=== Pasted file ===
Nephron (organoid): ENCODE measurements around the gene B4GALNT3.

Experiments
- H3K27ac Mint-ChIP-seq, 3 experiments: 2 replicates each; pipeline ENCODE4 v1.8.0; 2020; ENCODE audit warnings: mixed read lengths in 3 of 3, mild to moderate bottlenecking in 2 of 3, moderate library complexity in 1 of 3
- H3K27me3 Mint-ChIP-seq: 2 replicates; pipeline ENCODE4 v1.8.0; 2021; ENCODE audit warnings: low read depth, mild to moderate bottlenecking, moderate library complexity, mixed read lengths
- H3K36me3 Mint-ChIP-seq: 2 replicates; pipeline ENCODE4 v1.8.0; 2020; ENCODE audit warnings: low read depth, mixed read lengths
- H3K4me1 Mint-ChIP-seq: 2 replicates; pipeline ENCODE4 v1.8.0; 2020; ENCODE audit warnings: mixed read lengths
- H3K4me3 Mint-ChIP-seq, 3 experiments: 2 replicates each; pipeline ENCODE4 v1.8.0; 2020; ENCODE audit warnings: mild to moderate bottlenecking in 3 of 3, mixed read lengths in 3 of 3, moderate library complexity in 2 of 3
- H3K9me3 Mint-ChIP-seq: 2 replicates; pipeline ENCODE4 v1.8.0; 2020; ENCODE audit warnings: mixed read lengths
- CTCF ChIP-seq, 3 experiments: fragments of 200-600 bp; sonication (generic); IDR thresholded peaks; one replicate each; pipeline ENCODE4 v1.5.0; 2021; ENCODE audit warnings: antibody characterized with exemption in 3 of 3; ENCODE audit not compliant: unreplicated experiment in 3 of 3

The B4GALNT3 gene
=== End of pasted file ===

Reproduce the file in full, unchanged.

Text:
Nephron (organoid): ENCODE measurements around the gene B4GALNT3.

Experiments
- H3K27ac Mint-ChIP-seq, 3 experiments: 2 replicates each; pipeline ENCODE4 v1.8.0; 2020; ENCODE audit warnings: mixed read lengths in 3 of 3, mild to moderate bottlenecking in 2 of 3, moderate library complexity in 1 of 3
- H3K27me3 Mint-ChIP-seq: 2 replicates; pipeline ENCODE4 v1.8.0; 2021; ENCODE audit warnings: low read depth, mild to moderate bottlenecking, moderate library complexity, mixed read lengths
- H3K36me3 Mint-ChIP-seq: 2 replicates; pipeline ENCODE4 v1.8.0; 2020; ENCODE audit warnings: low read depth, mixed read lengths
- H3K4me1 Mint-ChIP-seq: 2 replicates; pipeline ENCODE4 v1.8.0; 2020; ENCODE audit warnings: mixed read lengths
- H3K4me3 Mint-ChIP-seq, 3 experiments: 2 replicates each; pipeline ENCODE4 v1.8.0; 2020; ENCODE audit warnings: mild to moderate bottlenecking in 3 of 3, mixed read lengths in 3 of 3, moderate library complexity in 2 of 3
- H3K9me3 Mint-ChIP-seq: 2 replicates; pipeline ENCODE4 v1.8.0; 2020; ENCODE audit warnings: mixed read lengths
- CTCF ChIP-seq, 3 experiments: fragments of 200-600 bp; sonication (generic); IDR thresholded peaks; one replicate each; pipeline ENCODE4 v1.5.0; 2021; ENCODE audit warnings: antibody characterized with exemption in 3 of 3; ENCODE audit not compliant: unreplicated experiment in 3 of 3

The B4GALNT3 gene